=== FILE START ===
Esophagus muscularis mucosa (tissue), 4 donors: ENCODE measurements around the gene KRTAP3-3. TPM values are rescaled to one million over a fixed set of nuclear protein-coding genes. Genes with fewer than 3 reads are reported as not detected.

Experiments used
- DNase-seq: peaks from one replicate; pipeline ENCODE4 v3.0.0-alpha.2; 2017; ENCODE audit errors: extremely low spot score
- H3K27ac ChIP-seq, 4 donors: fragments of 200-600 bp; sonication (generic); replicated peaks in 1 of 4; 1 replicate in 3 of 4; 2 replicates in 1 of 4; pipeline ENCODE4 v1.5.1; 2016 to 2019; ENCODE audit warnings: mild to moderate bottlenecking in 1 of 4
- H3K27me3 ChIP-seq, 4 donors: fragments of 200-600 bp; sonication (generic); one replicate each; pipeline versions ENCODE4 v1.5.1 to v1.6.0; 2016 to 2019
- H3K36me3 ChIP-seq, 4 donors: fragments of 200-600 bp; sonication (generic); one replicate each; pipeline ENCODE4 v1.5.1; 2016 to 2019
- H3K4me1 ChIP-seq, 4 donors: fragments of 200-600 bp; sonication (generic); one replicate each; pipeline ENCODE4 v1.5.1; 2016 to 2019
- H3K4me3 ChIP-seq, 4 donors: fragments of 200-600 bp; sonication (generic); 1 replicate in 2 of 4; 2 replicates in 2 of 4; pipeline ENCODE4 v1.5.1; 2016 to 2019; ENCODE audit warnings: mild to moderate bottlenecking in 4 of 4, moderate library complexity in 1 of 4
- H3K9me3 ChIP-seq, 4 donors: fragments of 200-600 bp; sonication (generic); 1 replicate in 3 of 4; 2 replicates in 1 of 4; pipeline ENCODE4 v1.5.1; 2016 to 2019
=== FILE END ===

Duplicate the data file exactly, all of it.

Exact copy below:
Esophagus muscularis mucosa (tissue), 4 donors: ENCODE measurements around the gene KRTAP3-3. TPM values are rescaled to one million over a fixed set of nuclear protein-coding genes. Genes with fewer than 3 reads are reported as not detected.

Experiments used
- DNase-seq: peaks from one replicate; pipeline ENCODE4 v3.0.0-alpha.2; 2017; ENCODE audit errors: extremely low spot score
- H3K27ac ChIP-seq, 4 donors: fragments of 200-600 bp; sonication (generic); replicated peaks in 1 of 4; 1 replicate in 3 of 4; 2 replicates in 1 of 4; pipeline ENCODE4 v1.5.1; 2016 to 2019; ENCODE audit warnings: mild to moderate bottlenecking in 1 of 4
- H3K27me3 ChIP-seq, 4 donors: fragments of 200-600 bp; sonication (generic); one replicate each; pipeline versions ENCODE4 v1.5.1 to v1.6.0; 2016 to 2019
- H3K36me3 ChIP-seq, 4 donors: fragments of 200-600 bp; sonication (generic); one replicate each; pipeline ENCODE4 v1.5.1; 2016 to 2019
- H3K4me1 ChIP-seq, 4 donors: fragments of 200-600 bp; sonication (generic); one replicate each; pipeline ENCODE4 v1.5.1; 2016 to 2019
- H3K4me3 ChIP-seq, 4 donors: fragments of 200-600 bp; sonication (generic); 1 replicate in 2 of 4; 2 replicates in 2 of 4; pipeline ENCODE4 v1.5.1; 2016 to 2019; ENCODE audit warnings: mild to moderate bottlenecking in 4 of 4, moderate library complexity in 1 of 4
- H3K9me3 ChIP-seq, 4 donors: fragments of 200-600 bp; sonication (generic); 1 replicate in 3 of 4; 2 replicates in 1 of 4; pipeline ENCODE4 v1.5.1; 2016 to 2019